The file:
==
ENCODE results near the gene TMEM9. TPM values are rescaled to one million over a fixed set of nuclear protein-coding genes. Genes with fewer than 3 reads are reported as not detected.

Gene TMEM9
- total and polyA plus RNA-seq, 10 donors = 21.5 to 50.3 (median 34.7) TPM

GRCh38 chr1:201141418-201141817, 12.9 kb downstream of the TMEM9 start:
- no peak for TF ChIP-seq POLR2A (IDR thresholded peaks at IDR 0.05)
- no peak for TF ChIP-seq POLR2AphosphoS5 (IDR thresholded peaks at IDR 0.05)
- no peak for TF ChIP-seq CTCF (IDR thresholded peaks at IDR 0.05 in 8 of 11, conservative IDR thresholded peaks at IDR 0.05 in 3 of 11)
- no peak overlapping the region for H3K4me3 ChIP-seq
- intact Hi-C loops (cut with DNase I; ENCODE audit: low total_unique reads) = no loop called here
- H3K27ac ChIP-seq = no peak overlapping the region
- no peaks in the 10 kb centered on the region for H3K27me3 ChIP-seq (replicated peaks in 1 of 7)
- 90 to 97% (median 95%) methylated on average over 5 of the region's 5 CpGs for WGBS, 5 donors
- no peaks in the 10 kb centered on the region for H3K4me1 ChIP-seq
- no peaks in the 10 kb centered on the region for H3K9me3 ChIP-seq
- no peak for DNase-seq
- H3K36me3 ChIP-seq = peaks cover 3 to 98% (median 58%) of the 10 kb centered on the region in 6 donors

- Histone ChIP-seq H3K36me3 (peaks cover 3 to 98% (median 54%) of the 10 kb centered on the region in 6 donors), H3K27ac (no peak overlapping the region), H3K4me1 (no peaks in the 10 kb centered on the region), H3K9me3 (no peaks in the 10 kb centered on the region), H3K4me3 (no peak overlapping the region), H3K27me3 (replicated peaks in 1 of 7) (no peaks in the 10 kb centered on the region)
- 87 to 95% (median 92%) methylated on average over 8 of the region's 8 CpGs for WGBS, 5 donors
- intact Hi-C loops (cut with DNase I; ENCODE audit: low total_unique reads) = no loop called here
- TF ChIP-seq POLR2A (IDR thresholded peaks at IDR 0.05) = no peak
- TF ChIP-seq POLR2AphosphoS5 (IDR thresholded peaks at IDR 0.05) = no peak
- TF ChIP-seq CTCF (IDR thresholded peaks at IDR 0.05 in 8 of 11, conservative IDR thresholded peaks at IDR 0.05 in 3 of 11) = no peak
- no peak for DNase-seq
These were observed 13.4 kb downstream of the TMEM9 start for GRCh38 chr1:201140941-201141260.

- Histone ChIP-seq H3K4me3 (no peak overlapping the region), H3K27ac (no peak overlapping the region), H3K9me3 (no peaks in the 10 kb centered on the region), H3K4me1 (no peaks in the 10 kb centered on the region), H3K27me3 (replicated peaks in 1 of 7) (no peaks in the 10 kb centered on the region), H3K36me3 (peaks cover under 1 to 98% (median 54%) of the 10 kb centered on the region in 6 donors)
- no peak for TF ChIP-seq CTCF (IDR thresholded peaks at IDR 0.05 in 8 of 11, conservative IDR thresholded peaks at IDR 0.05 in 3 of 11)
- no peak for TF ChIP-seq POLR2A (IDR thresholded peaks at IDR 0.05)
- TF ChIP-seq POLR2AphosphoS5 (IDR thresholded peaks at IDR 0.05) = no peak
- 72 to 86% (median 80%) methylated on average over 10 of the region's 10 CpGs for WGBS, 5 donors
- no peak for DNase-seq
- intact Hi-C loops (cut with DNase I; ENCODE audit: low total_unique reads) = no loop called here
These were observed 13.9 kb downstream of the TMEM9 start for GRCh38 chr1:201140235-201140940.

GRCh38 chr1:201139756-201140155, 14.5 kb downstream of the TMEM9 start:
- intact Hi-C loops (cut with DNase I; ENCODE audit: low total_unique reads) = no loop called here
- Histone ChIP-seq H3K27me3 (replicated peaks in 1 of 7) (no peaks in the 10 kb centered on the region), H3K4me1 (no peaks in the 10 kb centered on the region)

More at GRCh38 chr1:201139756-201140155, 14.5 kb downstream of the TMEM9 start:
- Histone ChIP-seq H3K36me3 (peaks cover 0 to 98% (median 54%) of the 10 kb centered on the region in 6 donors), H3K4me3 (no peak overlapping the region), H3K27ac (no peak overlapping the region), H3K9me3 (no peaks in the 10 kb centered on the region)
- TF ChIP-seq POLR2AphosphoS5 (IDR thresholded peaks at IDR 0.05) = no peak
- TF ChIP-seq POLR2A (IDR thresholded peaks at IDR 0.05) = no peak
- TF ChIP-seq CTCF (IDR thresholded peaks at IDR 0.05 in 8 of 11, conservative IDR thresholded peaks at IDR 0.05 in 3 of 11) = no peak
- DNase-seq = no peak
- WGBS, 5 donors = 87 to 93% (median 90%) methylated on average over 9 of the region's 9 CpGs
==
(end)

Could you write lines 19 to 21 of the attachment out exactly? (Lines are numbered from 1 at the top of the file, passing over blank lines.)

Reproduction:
- intact Hi-C loops (cut with DNase I; ENCODE audit: low total_unique reads) = no loop called here
- TF ChIP-seq POLR2A (IDR thresholded peaks at IDR 0.05) = no peak
- TF ChIP-seq POLR2AphosphoS5 (IDR thresholded peaks at IDR 0.05) = no peak